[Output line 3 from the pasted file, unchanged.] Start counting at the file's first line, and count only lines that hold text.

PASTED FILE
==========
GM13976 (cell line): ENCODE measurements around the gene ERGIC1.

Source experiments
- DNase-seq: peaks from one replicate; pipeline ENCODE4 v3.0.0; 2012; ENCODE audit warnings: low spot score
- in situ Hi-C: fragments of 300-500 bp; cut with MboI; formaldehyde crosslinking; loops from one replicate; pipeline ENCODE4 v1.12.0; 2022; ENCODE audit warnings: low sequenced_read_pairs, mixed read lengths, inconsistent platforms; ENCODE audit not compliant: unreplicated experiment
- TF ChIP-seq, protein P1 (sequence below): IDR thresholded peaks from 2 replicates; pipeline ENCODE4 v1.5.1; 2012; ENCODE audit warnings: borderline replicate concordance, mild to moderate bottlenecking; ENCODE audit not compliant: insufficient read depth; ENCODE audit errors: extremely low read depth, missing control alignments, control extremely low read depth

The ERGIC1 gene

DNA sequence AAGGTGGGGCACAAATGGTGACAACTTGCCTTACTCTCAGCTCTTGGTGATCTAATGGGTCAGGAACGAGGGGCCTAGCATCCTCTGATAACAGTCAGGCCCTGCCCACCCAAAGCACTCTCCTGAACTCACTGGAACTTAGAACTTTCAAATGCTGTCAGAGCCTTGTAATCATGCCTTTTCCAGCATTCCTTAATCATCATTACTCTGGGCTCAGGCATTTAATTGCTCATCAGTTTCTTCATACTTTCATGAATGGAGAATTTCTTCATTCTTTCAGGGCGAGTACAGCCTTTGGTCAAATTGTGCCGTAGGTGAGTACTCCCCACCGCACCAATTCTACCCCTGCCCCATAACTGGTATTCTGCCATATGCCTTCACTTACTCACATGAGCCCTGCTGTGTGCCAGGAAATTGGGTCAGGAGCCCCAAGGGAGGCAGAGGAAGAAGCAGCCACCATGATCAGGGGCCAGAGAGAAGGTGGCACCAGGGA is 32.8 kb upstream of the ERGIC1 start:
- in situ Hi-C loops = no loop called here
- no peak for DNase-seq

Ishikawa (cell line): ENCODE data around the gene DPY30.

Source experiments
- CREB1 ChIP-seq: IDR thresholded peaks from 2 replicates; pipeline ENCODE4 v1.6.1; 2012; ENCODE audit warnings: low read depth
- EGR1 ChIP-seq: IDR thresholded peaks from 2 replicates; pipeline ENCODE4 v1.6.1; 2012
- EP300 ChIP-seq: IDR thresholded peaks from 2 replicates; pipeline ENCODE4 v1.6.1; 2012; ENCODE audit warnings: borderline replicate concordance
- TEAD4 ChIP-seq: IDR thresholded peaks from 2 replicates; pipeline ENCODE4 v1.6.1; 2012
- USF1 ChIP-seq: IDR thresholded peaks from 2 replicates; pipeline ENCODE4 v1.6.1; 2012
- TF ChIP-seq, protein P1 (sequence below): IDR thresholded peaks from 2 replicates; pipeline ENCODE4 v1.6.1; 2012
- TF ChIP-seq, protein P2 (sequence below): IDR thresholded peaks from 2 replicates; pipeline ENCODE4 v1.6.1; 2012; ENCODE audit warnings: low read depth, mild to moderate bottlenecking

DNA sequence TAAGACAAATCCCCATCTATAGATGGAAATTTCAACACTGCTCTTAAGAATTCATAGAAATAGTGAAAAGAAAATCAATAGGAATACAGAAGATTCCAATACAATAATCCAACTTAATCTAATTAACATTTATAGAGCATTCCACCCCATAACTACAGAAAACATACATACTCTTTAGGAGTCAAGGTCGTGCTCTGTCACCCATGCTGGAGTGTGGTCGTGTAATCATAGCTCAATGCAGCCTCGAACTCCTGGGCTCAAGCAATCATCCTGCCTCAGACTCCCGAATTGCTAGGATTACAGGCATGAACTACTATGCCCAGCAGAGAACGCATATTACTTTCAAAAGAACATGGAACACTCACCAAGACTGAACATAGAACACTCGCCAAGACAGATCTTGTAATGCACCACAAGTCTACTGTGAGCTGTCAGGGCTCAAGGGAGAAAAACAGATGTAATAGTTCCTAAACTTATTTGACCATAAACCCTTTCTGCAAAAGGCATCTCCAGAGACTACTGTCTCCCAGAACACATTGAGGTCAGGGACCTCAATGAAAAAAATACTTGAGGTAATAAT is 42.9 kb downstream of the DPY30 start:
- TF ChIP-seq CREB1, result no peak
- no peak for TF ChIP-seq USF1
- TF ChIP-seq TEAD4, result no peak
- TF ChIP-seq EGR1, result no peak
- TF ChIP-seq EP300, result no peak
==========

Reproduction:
- DNase-seq: peaks from one replicate; pipeline ENCODE4 v3.0.0; 2012; ENCODE audit warnings: low spot score